Over the past five years, the Boohoo (LSE:BOO) share price has risen an impressive 745%. There have been ups and downs along the way, but overall, long-term holders will have seen a decent return. 2020 was a particularly difficult year for the company. First the pandemic caused the March market crash. Then in July, as reported by The Independent, Boohoo was accused of modern slavery practices at two of its suppliers’ factories in Leicester. Both these incidents caused the Boohoo share price to plummet. It suffered a third dramatic fall in October after PricewaterhouseCoopers (PwC) resigned as its auditor on the back of the slavery scandal.
Share price recovery
Boohoo’s share price has since recovered yet again, so it seems investors are quick to forgive and forget when it comes to fast fashion. Or perhaps that’s just this company in particular. I think it may be because Boohoo appears to have an excellent relationship with its target market, which has undoubtedly helped in its growth trajectory.
As long as this market continues to buy its clothes, then the Boohoo share price has the potential to rise. And with its rapidly expanding selection of fashionable clothes for sale, this could well prove true. In 2020, Boohoo completed the successful acquisition and integration of both Oasis and Warehouse. This was the latest in a long line of successful acquisitions.
Boohoo financial fundamentals
At the time of writing, the £4bn company has a price-to-earnings ratio of 60, and earnings per share are 5.5p. It doesn’t offer a dividend.
The multi-brand retailer enjoyed excellent trading performance in the final four months of 2020. As such it has increased its guidance for group revenue growth to come in around 36% to 38% for the period ending 28 February 2021.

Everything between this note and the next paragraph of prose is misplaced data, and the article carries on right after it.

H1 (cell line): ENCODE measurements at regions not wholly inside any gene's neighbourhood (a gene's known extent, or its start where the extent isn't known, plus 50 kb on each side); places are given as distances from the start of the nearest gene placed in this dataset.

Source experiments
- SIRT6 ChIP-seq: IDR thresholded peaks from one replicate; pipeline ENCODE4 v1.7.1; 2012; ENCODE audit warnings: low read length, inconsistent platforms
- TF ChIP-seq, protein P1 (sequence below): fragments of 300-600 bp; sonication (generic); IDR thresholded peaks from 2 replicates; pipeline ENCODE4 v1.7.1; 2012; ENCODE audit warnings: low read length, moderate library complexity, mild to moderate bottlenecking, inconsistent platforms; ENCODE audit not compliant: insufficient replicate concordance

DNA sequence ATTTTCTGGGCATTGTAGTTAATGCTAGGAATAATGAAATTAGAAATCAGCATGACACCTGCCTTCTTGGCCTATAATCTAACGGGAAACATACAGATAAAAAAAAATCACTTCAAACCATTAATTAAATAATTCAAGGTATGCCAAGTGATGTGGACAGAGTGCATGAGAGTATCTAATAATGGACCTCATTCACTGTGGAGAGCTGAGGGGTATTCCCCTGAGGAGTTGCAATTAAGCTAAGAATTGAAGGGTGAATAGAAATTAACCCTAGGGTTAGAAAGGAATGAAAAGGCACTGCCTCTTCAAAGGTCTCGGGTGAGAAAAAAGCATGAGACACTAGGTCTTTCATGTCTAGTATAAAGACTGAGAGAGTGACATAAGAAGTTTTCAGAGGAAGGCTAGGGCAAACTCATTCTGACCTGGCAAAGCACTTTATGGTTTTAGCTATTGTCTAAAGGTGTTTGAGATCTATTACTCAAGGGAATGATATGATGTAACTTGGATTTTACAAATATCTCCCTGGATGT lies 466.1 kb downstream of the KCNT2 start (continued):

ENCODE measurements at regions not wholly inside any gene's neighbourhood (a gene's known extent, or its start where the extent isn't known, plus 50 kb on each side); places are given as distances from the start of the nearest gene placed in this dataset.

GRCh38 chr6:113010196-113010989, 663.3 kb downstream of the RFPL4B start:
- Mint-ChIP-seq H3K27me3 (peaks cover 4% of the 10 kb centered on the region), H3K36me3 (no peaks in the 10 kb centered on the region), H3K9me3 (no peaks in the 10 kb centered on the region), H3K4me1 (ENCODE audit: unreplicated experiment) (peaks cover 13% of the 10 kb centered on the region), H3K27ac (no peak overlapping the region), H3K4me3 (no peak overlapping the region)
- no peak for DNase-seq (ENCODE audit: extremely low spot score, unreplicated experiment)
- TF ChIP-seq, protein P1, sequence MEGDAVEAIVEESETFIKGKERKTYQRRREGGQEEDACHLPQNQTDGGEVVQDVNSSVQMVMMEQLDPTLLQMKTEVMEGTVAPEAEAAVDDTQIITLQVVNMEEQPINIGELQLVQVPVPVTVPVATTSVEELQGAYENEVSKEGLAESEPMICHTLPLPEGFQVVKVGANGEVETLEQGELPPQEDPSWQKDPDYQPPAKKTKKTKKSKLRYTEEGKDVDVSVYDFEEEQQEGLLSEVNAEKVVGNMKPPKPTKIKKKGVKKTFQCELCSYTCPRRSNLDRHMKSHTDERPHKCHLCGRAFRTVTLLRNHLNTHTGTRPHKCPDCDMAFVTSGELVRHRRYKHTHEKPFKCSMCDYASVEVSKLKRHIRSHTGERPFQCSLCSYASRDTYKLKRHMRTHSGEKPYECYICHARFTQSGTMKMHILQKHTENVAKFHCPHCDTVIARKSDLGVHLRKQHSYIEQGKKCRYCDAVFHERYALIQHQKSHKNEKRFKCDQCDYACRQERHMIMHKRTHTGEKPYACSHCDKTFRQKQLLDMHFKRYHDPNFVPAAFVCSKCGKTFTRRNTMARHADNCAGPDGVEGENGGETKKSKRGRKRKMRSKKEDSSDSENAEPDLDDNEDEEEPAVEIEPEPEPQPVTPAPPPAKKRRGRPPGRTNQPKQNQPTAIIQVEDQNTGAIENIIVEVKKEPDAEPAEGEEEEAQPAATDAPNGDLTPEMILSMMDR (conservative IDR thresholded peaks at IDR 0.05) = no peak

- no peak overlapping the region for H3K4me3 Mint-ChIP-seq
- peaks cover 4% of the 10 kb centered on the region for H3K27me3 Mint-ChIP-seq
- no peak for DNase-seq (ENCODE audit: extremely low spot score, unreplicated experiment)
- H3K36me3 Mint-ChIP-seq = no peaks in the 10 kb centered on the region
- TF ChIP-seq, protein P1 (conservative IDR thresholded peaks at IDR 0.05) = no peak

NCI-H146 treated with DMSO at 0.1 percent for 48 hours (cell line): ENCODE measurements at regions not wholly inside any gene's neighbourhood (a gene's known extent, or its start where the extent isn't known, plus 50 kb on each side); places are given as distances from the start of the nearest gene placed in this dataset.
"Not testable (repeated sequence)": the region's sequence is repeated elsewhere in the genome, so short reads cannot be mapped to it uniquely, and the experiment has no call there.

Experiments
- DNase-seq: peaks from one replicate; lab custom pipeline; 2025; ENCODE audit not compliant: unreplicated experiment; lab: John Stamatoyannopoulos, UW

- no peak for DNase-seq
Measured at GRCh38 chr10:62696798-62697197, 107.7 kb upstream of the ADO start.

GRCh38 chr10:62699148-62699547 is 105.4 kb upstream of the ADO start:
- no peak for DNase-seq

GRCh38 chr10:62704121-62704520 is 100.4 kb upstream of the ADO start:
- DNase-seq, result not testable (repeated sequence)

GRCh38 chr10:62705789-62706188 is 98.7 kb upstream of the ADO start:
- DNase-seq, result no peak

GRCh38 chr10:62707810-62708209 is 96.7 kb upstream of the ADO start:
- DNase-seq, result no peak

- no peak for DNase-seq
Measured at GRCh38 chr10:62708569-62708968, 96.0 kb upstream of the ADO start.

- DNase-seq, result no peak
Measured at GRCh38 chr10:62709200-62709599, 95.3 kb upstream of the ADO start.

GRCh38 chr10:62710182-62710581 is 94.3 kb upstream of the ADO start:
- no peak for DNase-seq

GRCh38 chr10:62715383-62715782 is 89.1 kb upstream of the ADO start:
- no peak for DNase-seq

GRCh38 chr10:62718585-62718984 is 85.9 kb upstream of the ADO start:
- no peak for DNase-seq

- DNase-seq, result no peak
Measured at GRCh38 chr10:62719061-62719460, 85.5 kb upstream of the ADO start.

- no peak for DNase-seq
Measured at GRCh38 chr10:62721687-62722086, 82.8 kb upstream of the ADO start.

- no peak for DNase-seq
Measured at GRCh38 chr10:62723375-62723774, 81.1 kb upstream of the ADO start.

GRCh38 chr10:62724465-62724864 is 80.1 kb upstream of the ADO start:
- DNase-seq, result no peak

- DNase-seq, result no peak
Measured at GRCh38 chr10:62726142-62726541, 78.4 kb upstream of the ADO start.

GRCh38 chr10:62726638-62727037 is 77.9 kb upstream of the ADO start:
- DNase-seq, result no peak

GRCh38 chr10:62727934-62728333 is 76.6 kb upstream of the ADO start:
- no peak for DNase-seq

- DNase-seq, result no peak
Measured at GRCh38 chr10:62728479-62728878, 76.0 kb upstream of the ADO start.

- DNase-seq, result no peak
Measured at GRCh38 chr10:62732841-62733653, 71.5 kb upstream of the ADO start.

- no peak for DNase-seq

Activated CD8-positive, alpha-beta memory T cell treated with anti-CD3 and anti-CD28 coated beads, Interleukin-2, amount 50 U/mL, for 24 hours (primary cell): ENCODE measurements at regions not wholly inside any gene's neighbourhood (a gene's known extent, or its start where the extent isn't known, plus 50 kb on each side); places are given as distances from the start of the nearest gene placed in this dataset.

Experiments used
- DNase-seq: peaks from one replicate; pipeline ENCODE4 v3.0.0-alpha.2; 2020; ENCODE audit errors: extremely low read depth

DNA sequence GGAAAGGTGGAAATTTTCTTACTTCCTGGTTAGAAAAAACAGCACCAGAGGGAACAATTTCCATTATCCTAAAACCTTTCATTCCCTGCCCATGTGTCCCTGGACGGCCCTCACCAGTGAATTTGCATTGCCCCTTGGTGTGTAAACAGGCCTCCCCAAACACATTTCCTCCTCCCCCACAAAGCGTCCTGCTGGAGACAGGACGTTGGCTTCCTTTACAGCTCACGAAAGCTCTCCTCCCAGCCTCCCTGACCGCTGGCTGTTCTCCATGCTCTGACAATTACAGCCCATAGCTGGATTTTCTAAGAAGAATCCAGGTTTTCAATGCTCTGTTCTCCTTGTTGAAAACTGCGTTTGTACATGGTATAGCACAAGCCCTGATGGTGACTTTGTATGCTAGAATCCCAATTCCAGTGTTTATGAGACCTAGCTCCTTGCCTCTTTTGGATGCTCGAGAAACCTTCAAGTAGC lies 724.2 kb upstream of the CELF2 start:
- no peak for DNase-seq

The slavery scandal was terrible, but its seriousness to investors should not be understated because environmental, social, and corporate governance (ESG) investing is such a hot topic. It refers to the sustainability and ethical approach companies take to running their business. It also considers how diverse the company is and how damaging its carbon footprint. Companies that are seen to break from this ESG code, or endure reputational damage due to poor conduct, are likely to suffer. Being a relatively new phenomenon, the stage is still being set and repercussions a balancing act. The consequences may be fleeting, but equally they could be fatal. As many firms jump through hoops to wave the ESG flag, others are gaining ESG rankings for questionable reasons.
That’s why the scandal really shook the Boohoo share price and I think it’s incredible it didn’t do more damage. Many more investors are jumping on the ESG bandwagon with a greater number of ESG funds available. When funds eject companies because they don’t meet the criteria, this can become problematic.
Putting things right
In its January trading update, Boohoo confirmed it’s making excellent progress on building a state-of-the-art manufacturing facility in Leicester. It’s also identifying ethical suppliers and focussing on setting a new industry-wide standard for ethical supply chains. It seems to me that it’s attempting to put the scandal behind it and make good on its reputation. With so much at stake, that seems the sensible approach. I think Boohoo shares are expensive and it’s still facing external challenges. With the ongoing Covid-19 battle and uncertain outlook in Britain, I won’t be buying.
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Kirsteen has no position in any of the shares mentioned. The Motley Fool UK has recommended boohoo group. Views expressed on the companies mentioned in this article are those of the writer and therefore may differ from the official recommendations we make in our subscription services such as Share Advisor, Hidden Winners and Pro. Here at The Motley Fool we believe that considering a diverse range of insights makes us better investors.